Multiple property relocations along corridor may be imminent

The Hwy. 290 expansion project has entered the first phase of construction at the Loop 610 and I-10 interchange, which will widen Hwy. 290 up to W. 34th Street. Due to these improvements, property owners along the freeway and service roads may have to relocate to allow for required right-of-way acquisition as construction progresses, according to the Texas Department of Transportation's Final Environmental Impact Statement.

Property owners in several project areas are expected to receive introductory notices by the end of the year. Once an offer is made to the property owner, TxDOT or the company hired to handle the acquisition sends letters to tenants within 10 days, according to TxDOT.

Phase two of construction will expand the corridor between W. 34th Street to Telge Road, while the final phase will end at FM 2920 in Waller County. The 38-mile project is being completed in segments and is expected to reach the area between the City of Jersey Village and Fairfield by 2014, said Raquelle Lewis, public information oficer for TxDOT.

"Although I am concerned with the short-term effects, my primary concern regarding the expansion relates to the more permanent consequences," said Mike Castro, Jersey Village city manager. "Primarily, the community is concerned with quality of life issues. We are also concerned with the loss of business sales tax revenue as properties and businesses are acquired to make way for the expansion."

Acquisition process

TxDOT's impact statement was approved by the Federal Highway Administration in August 2010 and breaks up the study area of affected properties into three sections—Hwy. 290, Hempstead Road and Loop 610—which leaves about 780 acres needed for additional right of way acquisition.

The project has displaced more than 30 businesses so far and could displace about 450 property owners in Northwest Houston, including 134 businesses, 87 single family homes, 225 multifamily homes, multiple storage units and several miles of pipeline and equipment, according to the impact statement.

TxDOT has implemented an acquisition and relocation assistance program to provide counseling to property owners required to relocate as a result of the Hwy. 290 expansion project.

Single-family residences that could be displaced are primarily in the Oak Forest and White Oak Falls neighborhoods. Popular businesses in the 15000 and 16000 blocks of Hwy. 290 near Jersey Village that may be displaced include Taco Bell, Wendy's, McDonalds and Chevron, according to the FEIS.

As the project moves forward, eminent domain could be a concern for more than 800 property owners along Hwy. 290 if agreements are not made between TxDOT and business owners.

"It is important to stress eminent domain only defines the last stage of any right-of-way acquisition process and not every acquisition reaches that point," Lewis said. "The state will only acquire property through eminent domain when the property owner and the state cannot agree on a compensation value."


Deal-Sikes & Associates, a real estate consultation and valuation firm, has represented property owners already displaced near the I-10 and Loop 610 interchange. The firm also assisted with right-of-way acquisition consultations during the I-10 expansion about 10 years ago, during which an estimated 1,067 properties were displaced along a 40-mile stretch from downtown Houston to the Brazos River Crossing.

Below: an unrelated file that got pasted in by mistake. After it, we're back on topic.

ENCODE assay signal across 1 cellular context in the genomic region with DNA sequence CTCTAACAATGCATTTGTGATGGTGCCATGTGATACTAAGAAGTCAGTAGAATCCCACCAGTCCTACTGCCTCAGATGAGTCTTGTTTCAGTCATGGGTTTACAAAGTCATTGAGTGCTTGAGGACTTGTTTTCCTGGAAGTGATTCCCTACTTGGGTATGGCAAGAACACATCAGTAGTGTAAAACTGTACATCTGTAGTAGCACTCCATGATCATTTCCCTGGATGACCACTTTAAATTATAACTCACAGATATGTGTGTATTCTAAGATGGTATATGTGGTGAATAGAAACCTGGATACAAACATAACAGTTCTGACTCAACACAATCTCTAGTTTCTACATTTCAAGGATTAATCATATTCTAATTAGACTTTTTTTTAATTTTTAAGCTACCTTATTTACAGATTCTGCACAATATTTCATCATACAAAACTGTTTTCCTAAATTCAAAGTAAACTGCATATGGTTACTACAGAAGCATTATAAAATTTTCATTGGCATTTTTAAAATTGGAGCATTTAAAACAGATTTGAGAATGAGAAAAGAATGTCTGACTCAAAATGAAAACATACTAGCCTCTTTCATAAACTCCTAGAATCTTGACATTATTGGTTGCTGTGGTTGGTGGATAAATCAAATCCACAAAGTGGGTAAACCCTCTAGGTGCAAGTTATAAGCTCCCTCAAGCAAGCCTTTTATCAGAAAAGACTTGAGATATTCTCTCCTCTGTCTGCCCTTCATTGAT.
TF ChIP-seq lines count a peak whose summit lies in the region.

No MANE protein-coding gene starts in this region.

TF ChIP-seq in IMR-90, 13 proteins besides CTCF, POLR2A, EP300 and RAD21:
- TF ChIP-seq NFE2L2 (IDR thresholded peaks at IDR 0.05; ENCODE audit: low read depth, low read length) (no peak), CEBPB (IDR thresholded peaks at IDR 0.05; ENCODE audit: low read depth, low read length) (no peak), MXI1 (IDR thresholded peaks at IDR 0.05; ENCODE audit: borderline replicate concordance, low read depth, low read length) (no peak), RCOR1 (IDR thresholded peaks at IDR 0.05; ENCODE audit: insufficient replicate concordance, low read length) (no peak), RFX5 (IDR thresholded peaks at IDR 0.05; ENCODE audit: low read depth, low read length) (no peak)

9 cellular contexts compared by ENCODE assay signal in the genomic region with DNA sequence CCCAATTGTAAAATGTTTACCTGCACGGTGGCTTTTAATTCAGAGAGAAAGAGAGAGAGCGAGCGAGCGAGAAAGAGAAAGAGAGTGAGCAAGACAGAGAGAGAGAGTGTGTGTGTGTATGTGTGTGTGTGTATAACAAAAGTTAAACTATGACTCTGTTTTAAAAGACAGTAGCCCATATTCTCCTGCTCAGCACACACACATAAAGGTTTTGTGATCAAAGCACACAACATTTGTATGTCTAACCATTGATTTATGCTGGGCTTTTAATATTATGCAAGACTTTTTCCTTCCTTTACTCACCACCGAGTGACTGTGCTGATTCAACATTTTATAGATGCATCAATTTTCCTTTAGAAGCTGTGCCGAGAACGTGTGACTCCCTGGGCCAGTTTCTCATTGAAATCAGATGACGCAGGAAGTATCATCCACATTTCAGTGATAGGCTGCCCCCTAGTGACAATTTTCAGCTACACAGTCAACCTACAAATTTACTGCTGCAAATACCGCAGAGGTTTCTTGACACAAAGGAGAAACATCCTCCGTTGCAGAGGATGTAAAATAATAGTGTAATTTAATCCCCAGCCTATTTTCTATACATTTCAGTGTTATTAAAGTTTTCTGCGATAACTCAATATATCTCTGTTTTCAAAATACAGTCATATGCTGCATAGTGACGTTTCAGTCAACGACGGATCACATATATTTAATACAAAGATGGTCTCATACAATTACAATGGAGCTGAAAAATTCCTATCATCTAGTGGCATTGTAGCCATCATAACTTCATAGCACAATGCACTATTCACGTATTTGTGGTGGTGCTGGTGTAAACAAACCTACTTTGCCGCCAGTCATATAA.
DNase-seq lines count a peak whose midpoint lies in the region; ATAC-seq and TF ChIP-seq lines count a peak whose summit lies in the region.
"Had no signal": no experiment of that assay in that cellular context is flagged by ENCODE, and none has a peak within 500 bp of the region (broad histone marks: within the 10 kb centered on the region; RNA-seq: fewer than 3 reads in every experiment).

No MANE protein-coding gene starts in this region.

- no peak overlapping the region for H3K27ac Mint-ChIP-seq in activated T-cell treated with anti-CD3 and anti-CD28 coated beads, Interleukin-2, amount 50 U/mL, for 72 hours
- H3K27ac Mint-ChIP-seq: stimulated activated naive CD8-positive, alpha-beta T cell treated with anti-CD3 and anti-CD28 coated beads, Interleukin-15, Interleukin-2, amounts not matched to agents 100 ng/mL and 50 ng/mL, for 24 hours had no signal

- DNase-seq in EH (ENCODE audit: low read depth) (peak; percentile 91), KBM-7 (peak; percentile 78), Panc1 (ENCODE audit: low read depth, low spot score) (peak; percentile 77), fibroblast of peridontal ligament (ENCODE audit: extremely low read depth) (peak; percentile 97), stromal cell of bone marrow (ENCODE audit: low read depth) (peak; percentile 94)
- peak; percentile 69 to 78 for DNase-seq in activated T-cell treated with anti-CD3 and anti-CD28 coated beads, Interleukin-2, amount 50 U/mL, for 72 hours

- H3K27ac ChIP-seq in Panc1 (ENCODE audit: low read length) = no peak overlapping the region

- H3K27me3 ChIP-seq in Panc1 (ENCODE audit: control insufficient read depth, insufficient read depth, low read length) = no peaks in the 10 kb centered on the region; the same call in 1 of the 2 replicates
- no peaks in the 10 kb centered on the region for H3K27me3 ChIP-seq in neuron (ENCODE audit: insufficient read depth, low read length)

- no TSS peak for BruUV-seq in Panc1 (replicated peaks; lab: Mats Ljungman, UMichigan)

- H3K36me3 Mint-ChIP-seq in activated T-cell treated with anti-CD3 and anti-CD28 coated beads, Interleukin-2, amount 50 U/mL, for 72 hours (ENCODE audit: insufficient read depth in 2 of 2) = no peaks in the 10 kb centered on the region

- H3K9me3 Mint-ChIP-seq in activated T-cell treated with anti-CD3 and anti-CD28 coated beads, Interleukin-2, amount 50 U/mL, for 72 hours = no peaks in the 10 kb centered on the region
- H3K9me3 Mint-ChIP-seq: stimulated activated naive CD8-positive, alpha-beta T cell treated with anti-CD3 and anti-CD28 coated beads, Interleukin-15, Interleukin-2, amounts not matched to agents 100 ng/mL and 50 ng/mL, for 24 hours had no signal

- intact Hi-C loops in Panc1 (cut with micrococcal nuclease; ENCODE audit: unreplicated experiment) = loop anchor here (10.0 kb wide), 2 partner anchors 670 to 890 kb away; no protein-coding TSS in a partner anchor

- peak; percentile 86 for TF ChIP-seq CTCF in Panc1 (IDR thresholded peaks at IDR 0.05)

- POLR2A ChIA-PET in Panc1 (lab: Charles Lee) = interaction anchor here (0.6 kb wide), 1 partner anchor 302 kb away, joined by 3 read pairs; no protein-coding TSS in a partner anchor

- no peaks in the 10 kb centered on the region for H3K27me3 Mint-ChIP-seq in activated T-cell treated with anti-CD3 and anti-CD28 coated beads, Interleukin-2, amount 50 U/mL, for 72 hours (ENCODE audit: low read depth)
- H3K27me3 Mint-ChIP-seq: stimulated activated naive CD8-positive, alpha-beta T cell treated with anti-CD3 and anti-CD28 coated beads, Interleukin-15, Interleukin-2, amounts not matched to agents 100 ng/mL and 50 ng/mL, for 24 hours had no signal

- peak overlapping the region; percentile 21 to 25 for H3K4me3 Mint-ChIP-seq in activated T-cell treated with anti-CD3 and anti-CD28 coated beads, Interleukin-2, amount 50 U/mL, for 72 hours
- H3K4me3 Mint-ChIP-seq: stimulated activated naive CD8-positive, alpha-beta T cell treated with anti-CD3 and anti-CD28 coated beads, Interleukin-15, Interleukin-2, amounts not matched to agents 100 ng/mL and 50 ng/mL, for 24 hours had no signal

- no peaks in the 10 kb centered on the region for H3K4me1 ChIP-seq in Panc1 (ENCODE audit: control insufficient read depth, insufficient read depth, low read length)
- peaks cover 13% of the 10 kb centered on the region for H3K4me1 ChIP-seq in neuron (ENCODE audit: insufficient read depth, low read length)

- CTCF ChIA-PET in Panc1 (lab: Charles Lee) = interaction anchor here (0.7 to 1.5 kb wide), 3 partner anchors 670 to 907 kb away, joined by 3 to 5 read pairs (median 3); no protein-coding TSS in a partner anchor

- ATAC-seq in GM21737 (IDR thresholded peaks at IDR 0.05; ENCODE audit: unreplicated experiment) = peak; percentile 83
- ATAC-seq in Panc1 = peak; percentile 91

"Impacted property owners have known about [the Hwy. 290] expansion for a couple years," said Mark Sikes, principle with Deal-Sikes and Associates. "The work we do [ensures] property owners receive 'just compensation' from the state. For instance, some shopping centers are losing a good amount of parking. These are aspects that may affect the rate of business. Our role is to determine what this compensation should be not only for what the government is taking, but the effect on the property."

The Antique Center of Texas had operated off Loop 610 at Old Katy Road for about 22 years when the owner was notified by the state of imminent right-of-way acquisition in mid-2010. Crossland Acquisition, a leading relocation firm specializing in right-of-way issues, met with the co-owners several years before the project, said co-owner Rebecca Thompson.

After receiving a 90-day notice to vacate, the business moved to the former J.C. Penny building in the Northwest Mall in February, she said.

"We were eventually moved, but it was a long ordeal," Thompson said. "We basically had to set up a new business, and there were a lot of costs that weren't expected. The move was only one aspect. We had to complete the permits and address safety issues. We went to a public meeting about five years ago and would go to the Hwy. 290 Program office and speak to them directly on occasion. Businesses need to know who to contact."

Concerned property owners as far as the proposed Grand Parkway have contacted Deal-Sikes, said Matt Deal, firm principle.


Although the expansion of Hwy. 290 has been in the works for several years, TxDOT has had issues with available funding. Unlike the expansion of I-10—which had the necessary funding for right-of-way acquisition all at once—the Hwy. 290 expansion has faced funding challenges at the state level, Lewis said.

TxDOT is working on an agreement with the Harris County Toll Road Authority to provide funding to accelerate construction and start working on all three phases at the same time, Lewis said.

"Once this agreement is finalized, we will have a much clearer picture of when construction will begin and estimated completion," she said.